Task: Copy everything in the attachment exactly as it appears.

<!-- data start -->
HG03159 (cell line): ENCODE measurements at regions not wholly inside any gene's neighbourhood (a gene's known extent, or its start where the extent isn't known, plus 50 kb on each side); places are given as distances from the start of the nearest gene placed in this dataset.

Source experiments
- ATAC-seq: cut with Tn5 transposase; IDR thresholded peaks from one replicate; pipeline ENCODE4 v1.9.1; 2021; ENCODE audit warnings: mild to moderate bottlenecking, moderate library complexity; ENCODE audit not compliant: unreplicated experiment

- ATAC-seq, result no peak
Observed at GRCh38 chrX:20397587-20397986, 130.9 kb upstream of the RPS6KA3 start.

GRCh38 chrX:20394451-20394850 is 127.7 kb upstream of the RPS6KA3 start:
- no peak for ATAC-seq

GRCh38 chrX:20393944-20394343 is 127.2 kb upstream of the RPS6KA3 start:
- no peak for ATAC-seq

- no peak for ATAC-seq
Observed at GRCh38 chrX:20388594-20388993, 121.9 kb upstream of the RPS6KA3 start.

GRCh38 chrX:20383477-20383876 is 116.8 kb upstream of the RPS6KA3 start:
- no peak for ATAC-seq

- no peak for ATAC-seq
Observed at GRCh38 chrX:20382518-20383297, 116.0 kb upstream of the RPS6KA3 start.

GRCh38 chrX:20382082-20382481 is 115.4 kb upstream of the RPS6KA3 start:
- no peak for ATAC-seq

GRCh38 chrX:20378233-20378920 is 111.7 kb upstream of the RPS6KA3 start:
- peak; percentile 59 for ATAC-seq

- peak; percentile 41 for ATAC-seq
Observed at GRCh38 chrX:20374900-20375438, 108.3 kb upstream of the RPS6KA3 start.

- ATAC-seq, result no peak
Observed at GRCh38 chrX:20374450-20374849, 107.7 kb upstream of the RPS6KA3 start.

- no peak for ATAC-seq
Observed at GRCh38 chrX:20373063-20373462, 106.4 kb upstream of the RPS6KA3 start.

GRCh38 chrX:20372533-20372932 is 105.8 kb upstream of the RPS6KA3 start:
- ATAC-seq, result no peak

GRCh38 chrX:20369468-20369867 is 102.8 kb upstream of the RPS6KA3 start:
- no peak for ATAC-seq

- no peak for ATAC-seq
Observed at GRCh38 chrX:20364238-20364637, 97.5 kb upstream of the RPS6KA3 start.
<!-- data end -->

HG03159 (cell line): ENCODE measurements at regions not wholly inside any gene's neighbourhood (a gene's known extent, or its start where the extent isn't known, plus 50 kb on each side); places are given as distances from the start of the nearest gene placed in this dataset.

Source experiments
- ATAC-seq: cut with Tn5 transposase; IDR thresholded peaks from one replicate; pipeline ENCODE4 v1.9.1; 2021; ENCODE audit warnings: mild to moderate bottlenecking, moderate library complexity; ENCODE audit not compliant: unreplicated experiment

- ATAC-seq, result no peak
Observed at GRCh38 chrX:20397587-20397986, 130.9 kb upstream of the RPS6KA3 start.

GRCh38 chrX:20394451-20394850 is 127.7 kb upstream of the RPS6KA3 start:
- no peak for ATAC-seq

GRCh38 chrX:20393944-20394343 is 127.2 kb upstream of the RPS6KA3 start:
- no peak for ATAC-seq

- no peak for ATAC-seq
Observed at GRCh38 chrX:20388594-20388993, 121.9 kb upstream of the RPS6KA3 start.

GRCh38 chrX:20383477-20383876 is 116.8 kb upstream of the RPS6KA3 start:
- no peak for ATAC-seq

- no peak for ATAC-seq
Observed at GRCh38 chrX:20382518-20383297, 116.0 kb upstream of the RPS6KA3 start.

GRCh38 chrX:20382082-20382481 is 115.4 kb upstream of the RPS6KA3 start:
- no peak for ATAC-seq

GRCh38 chrX:20378233-20378920 is 111.7 kb upstream of the RPS6KA3 start:
- peak; percentile 59 for ATAC-seq

- peak; percentile 41 for ATAC-seq
Observed at GRCh38 chrX:20374900-20375438, 108.3 kb upstream of the RPS6KA3 start.

- ATAC-seq, result no peak
Observed at GRCh38 chrX:20374450-20374849, 107.7 kb upstream of the RPS6KA3 start.

- no peak for ATAC-seq
Observed at GRCh38 chrX:20373063-20373462, 106.4 kb upstream of the RPS6KA3 start.

GRCh38 chrX:20372533-20372932 is 105.8 kb upstream of the RPS6KA3 start:
- ATAC-seq, result no peak

GRCh38 chrX:20369468-20369867 is 102.8 kb upstream of the RPS6KA3 start:
- no peak for ATAC-seq

- no peak for ATAC-seq
Observed at GRCh38 chrX:20364238-20364637, 97.5 kb upstream of the RPS6KA3 start.